In the hazy afterglow of The Force Awakens, Brian and Paul discuss their two favorite Star Wars Legends comics. Legends is now the banner under which comics, novels, videogames, and more, produced before April 2014 are collected. It indicates that these stories were part of the previous Expanded Universe, before the The Force Awakens was conceived, and now present a different tack the Star Wars universe could have taken.
Star Wars: Dark Empire I & II by Tom Veitch, Cam Kennedy and Todd Klein
Brian McNamara: I came to Dark Empire through an odd trajectory. I picked up the cassettes of the full cast audio adaptation of Dark Empire II a long time ago in a B. Dalton far, far away. I listened to those tapes a dozen times before finally stumbling upon the collected version of the comic years later. Finally, my curiosity drove me to look for Dark Empire itself, an adventure that culminated in bringing me back to comics. So these two stories hold a lot of emotional weight for me, in terms of how they connected me to full cast audio and comics and Star Wars. It’s my major touchstone for the franchise, in some ways more so than the movies. Tracing a post-Return of the Jedi arc that sees Luke follow his father down a dark path, only for Leia to rise to do what her brother couldn’t – pull away from the dark side. It’s an epic story that moves at breakneck speed but that does a lot to build a mythology for the franchise at a time when there wasn’t a lot beside the movies. Dark Jedi, clones, glimpses of Coruscant, Vader’s castle, cybernetic battle dogs, Jedi witchcraft and even a cybernetically enhanced dude who floats: It’s all novel.
Cam Kennedy’s art and the European-style coloring – half-colored panels washed in deep reds, neon greens, sickly yellows – blew my mind as a kid. I never saw comics that looked like this. The Dark Side felt dirty, lurid; the Rebels ruddy from constant up and down battle. The World Devastators remain one of my favorite super-weapons and have an amazing design aesthetic that at once repels associations with the Death Star but makes total sense. As well, Dark Empire II introduces one of my favorite Expanded Universe characters, Kam Solusar. Kam’s father was a Jedi cut down in the Clone Wars, who trained Kam in the ways of the Force before Kam was turned to the Dark Side. Luke saves Kam and takes on the older, fallen Jedi as an apprentice. Dark Empire is the book that I suggest most often to fans looking for a good Star Wars story. It can feel a bit dated and sometimes rushed, but the story feels like the perfect next step in the Star Wars universe, even on the path to The Force Awakens.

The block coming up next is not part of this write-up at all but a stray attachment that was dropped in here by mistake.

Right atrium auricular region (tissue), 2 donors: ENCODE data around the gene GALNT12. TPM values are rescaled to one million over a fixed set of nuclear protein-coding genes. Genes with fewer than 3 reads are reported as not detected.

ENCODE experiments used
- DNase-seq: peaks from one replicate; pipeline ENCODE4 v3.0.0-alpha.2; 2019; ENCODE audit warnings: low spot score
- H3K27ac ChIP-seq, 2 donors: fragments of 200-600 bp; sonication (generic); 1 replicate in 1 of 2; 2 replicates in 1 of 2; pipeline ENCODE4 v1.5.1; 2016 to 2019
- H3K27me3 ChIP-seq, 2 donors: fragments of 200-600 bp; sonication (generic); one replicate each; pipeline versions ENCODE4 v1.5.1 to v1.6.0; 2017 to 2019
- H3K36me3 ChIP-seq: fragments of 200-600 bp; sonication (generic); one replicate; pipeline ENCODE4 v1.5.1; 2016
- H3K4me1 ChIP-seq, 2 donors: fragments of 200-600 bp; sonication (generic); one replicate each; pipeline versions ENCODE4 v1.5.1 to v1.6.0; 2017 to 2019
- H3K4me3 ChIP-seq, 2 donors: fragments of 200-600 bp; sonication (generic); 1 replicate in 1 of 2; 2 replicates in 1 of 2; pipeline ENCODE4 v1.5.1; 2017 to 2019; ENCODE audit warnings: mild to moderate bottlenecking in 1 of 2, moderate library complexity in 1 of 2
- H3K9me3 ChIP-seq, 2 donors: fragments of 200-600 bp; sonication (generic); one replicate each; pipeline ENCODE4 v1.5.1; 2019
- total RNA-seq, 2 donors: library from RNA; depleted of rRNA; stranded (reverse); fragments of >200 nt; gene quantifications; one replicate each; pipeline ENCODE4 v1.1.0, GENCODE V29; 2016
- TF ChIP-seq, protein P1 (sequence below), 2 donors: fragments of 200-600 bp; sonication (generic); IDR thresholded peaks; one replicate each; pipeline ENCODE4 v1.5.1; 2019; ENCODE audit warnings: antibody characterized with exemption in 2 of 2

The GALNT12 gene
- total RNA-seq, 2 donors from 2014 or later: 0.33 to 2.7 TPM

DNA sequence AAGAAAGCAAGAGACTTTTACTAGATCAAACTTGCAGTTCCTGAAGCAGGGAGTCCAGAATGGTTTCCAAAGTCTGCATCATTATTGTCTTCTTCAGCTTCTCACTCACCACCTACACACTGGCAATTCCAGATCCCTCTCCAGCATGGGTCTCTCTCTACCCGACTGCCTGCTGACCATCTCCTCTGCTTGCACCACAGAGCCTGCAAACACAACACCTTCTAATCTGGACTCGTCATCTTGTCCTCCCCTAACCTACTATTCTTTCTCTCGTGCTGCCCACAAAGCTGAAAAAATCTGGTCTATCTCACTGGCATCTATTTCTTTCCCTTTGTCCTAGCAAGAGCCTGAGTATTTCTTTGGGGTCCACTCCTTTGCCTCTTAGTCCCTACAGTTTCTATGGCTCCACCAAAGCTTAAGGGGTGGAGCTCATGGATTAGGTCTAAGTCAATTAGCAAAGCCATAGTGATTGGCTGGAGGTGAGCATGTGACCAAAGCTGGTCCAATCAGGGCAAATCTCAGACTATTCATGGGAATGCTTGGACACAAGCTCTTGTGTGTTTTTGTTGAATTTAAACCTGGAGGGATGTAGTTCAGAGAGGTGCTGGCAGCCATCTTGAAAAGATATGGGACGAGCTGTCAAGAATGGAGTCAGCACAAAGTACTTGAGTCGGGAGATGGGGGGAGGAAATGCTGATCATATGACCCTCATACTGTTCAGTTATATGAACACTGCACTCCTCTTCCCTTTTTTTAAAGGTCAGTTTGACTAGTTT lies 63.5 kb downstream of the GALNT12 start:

Paul Montgomery: Perhaps the most interesting aspect of Dark Empire–aside from the franchise’s first nude lightsaber combatant–is its place in the expanded universe publication timeline. Not only is it one of the earliest Star Wars epics outside of the original trilogy, it was written during a period when no one could imagine a trilogy of prequels were in the offing. Clones play a major role in this story, but the concept and ultimate purpose of cloning as it exists in these pages is worlds apart from Commander Cody, Captain Rex, and the rain-drunk seas of Kamino. It’s fun to look back at these glimpses of a galactic conflict and its massive “world devastator” floating dungeons ultimately rendered redundant by subsequent canon. I often miss those years when “the clone wars” were on that vast swath of the map beset by sea serpents and uncertainty. Plus, those ancient ships look like stuff out of Dune! The “real” version of events seems pretty tame in comparison.
Star Wars: Legacy II by Corinna Bechko, Gabriel Hardman, Rachelle Rosenberg, Brian Albert Thies and Jordan Boyd
Paul: If The Force Awakens feels like a brave new world in its 30 year removal from the previous episode, this next pick sets even that on its head. The Dark Horse era of Star Wars fiction ended with an oddly prophetic tale set thousands of years after the pivotal Battle of Yavin. The Empire, Rebel Alliance, and Republic are no longer at war, but that’s only because they all go by different names and have slightly different agendas. How about our heroes? Stop me if any of this sounds familiar. Ania Solo is a scavenger thrust into an interplanetary political conflict right around the time she discovers a lost lightsaber. Eh? Mind you, this story came out well before Rey and Finn captured out hearts, likely before they were even names flickering in a Final Draft document. Star Wars: Legacy II captured the tone of Star Wars in a way few of the many comics in the franchise had. And it mustered that heart and bravado with a rich cast of diverse characters, a terrific female lead, and an inventive new setting.
Note: Star Wars: Legacy II requires no investment in the previous volumes of Star Wars: Legacy, which focused on a rough and tumble descendant of Luke Skywalker, and feels very, very Mountain Dew in 2015.
Brian: Legacy II came out at a time when Dark Horse’s Star Wars line was going through a resurgence. They’d pared down, reevaluated and took more chances in terms of art and storytelling, feeling akin to the early Dark Horse days that gave us Tales of the Jedi and Dark Empire. Hardman and Bechko’s Legacy was a breath of fresh air, introducing us to a galaxy totally different but still necessarily the same as the one we’d visited countless times before. Ania Solo was the best parts of her predecessors – Luke, Leia, Han – with an attitude and personality that shone like nothing before. With the Force now truly awoken, Legacy II does feel prophetic. A scavenger separated from her family, unaware of the path before her. An Imperial Knight questioning his role in the universe. While telling its own distinct tale and utilizing a great extended cast, it speaks to the legacy of Star Wars while marching to the beat of its own drum. It stands out as one of the strongest stories Dark Horse produced with the license.